Tuesday, November 06, 2012

Unwanted or incorrect attribution can lead to online reputation issues

A column by one David Kaiser on p. 11 of the New York Times Review Sunday (Nov. 4), “I didn’t write that”, shows a flip side of the plagiarism issue and its workings with online reputation.  Kaiser was given unwanted credit for a conspiracy-theory-type essay of the president and the Federal Reserve, and started getting emails and tweets about it – and then found that “another” Kaiser wasn’t the author either.  Then, he had to ask somebody to take attribution (with photo) of him off another web site. 

The link is here
Back in 2001, someone circulated a letter about supposed anti-gay discrimination by a retail chain in the upper Midwest.  I ran it on my “hppub.com” site (the name I used at that time, when I was in Minneapolis), but then cut it down myself when I found some possible factual errors (I guess that was still OK under Section 230 as long as I didn’t change the “meaning”).  But in June 2003 I received an email from him asking me to remove it entirely.  I did so.  I had another incident in December,  2001 where someone didn’t want his name mentioned as having attended a certain political meaning – but these sorts of incidents have been very rare.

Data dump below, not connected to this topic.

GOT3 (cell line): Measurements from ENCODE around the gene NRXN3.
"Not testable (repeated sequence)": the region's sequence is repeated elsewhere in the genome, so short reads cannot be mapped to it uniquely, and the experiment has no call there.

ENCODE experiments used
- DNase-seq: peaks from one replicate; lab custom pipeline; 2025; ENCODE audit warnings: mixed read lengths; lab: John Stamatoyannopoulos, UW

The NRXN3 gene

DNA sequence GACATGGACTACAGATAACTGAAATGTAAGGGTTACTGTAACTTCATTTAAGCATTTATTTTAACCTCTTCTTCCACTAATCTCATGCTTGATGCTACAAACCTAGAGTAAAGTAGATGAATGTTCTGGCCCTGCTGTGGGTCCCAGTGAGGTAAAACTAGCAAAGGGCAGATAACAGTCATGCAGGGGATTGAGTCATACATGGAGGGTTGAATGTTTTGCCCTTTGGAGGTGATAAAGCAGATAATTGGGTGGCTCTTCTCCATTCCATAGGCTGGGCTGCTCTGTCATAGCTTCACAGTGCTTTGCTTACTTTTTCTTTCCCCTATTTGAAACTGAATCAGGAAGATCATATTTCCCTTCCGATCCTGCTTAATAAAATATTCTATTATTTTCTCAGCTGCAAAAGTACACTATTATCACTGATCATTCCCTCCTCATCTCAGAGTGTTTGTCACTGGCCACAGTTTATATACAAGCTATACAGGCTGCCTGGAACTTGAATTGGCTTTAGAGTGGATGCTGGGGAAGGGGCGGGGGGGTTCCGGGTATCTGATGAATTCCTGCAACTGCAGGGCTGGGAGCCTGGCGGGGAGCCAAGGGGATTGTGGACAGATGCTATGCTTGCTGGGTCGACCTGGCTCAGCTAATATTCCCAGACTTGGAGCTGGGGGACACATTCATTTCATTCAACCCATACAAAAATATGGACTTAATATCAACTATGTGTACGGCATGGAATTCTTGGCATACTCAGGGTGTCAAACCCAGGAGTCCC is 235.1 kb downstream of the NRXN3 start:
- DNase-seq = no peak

By the way, voting today was easy, only about twenty or so in line at 2:30 PM this afternoon in Arlington VA.  

Update: 11:30 PM:  Did anybody notice that NBC called Ohio and then the election for Obama 15 minutes before anyone else? 

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